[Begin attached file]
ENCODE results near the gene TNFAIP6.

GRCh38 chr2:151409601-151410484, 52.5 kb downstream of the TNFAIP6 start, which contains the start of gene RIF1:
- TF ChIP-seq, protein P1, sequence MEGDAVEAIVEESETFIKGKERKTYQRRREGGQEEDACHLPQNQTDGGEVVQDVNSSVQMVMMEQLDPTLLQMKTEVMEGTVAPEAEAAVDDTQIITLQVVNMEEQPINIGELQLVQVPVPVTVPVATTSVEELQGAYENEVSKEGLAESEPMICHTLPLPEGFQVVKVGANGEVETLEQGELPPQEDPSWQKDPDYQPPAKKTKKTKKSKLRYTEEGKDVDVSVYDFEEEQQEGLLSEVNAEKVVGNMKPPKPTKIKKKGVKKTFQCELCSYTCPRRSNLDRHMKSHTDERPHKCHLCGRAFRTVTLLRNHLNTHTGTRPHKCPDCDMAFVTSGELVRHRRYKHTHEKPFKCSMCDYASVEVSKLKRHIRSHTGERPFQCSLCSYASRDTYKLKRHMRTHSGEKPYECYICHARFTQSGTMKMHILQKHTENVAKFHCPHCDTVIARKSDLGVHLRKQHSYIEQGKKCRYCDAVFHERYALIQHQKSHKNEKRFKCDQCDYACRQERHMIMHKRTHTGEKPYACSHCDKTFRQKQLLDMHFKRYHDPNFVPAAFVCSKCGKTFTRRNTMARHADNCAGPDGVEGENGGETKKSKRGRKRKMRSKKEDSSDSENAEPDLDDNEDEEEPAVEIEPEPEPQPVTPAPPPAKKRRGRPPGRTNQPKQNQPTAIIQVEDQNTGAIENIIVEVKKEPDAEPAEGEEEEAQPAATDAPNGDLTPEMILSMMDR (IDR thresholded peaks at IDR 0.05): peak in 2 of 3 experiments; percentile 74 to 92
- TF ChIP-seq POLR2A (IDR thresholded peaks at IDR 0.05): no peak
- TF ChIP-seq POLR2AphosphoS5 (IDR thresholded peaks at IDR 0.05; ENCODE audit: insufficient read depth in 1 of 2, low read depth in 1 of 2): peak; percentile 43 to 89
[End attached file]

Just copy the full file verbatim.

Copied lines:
ENCODE results near the gene TNFAIP6.

GRCh38 chr2:151409601-151410484, 52.5 kb downstream of the TNFAIP6 start, which contains the start of gene RIF1:
- TF ChIP-seq, protein P1, sequence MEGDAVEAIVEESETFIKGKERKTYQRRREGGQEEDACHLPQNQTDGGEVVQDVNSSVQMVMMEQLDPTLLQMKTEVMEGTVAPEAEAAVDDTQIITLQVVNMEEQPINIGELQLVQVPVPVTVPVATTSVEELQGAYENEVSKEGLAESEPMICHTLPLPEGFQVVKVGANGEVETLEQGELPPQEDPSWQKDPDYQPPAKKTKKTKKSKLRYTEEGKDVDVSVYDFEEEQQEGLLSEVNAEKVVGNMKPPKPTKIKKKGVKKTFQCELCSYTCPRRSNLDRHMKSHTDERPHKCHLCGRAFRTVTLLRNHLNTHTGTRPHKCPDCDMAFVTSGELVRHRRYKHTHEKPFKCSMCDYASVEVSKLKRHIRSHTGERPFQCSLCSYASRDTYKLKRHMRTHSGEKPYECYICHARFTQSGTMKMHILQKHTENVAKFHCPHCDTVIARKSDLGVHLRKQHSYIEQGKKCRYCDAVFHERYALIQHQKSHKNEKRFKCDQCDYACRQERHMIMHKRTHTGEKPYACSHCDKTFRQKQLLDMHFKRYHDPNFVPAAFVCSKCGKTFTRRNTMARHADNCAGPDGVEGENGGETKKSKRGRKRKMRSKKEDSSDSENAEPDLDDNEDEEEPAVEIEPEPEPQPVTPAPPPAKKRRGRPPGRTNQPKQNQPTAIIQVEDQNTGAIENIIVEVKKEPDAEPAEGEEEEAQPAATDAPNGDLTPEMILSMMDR (IDR thresholded peaks at IDR 0.05): peak in 2 of 3 experiments; percentile 74 to 92
- TF ChIP-seq POLR2A (IDR thresholded peaks at IDR 0.05): no peak
- TF ChIP-seq POLR2AphosphoS5 (IDR thresholded peaks at IDR 0.05; ENCODE audit: insufficient read depth in 1 of 2, low read depth in 1 of 2): peak; percentile 43 to 89